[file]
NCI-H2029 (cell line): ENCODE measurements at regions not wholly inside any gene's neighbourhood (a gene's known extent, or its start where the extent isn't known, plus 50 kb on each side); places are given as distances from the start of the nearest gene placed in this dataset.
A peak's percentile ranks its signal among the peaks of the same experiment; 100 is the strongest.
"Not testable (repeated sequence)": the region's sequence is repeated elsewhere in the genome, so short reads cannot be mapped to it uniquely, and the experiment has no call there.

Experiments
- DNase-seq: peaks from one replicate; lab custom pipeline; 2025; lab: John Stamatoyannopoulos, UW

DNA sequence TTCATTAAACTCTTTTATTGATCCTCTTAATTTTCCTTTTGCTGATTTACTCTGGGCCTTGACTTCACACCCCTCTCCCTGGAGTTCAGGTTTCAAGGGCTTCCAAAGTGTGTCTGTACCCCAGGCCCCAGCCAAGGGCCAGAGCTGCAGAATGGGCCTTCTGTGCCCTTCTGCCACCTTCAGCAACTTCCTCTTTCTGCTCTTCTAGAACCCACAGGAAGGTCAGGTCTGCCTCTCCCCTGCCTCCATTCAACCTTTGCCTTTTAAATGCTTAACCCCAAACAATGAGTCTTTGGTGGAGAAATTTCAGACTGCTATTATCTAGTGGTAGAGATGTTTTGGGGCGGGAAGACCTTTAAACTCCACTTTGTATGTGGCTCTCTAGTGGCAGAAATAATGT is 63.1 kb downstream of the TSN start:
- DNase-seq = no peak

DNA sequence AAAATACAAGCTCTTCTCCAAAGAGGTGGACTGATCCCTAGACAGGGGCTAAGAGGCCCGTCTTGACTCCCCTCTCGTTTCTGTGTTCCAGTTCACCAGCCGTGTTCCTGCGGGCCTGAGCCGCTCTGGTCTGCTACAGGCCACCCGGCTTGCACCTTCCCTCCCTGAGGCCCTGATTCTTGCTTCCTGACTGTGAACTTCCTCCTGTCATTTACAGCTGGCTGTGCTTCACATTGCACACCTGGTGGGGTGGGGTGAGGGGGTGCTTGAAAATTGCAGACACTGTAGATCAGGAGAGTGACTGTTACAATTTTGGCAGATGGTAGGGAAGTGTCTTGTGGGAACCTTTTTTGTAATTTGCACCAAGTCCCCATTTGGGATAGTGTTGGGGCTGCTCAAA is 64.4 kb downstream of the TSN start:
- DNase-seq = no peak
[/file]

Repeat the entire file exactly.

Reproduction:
NCI-H2029 (cell line): ENCODE measurements at regions not wholly inside any gene's neighbourhood (a gene's known extent, or its start where the extent isn't known, plus 50 kb on each side); places are given as distances from the start of the nearest gene placed in this dataset.
A peak's percentile ranks its signal among the peaks of the same experiment; 100 is the strongest.
"Not testable (repeated sequence)": the region's sequence is repeated elsewhere in the genome, so short reads cannot be mapped to it uniquely, and the experiment has no call there.

Experiments
- DNase-seq: peaks from one replicate; lab custom pipeline; 2025; lab: John Stamatoyannopoulos, UW

DNA sequence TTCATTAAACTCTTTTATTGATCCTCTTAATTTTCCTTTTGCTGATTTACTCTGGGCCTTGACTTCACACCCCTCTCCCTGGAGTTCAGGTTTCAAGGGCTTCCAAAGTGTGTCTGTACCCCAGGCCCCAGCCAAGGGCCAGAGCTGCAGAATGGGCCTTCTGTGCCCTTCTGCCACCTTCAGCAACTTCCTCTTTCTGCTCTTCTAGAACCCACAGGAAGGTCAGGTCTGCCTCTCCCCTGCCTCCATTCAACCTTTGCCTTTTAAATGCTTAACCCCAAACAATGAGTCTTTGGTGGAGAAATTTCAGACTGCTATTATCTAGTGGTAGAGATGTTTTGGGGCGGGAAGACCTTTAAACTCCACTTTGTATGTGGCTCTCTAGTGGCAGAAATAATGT is 63.1 kb downstream of the TSN start:
- DNase-seq = no peak

DNA sequence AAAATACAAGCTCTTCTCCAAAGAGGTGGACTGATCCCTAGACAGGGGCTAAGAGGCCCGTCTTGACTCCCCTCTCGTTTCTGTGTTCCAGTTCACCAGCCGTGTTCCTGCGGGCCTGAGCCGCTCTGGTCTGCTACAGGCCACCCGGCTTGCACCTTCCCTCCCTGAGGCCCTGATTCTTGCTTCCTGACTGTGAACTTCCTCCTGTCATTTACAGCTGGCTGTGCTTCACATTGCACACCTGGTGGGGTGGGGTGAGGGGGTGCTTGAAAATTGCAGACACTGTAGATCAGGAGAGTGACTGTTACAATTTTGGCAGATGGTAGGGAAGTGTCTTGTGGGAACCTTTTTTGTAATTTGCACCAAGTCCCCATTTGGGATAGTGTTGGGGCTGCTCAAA is 64.4 kb downstream of the TSN start:
- DNase-seq = no peak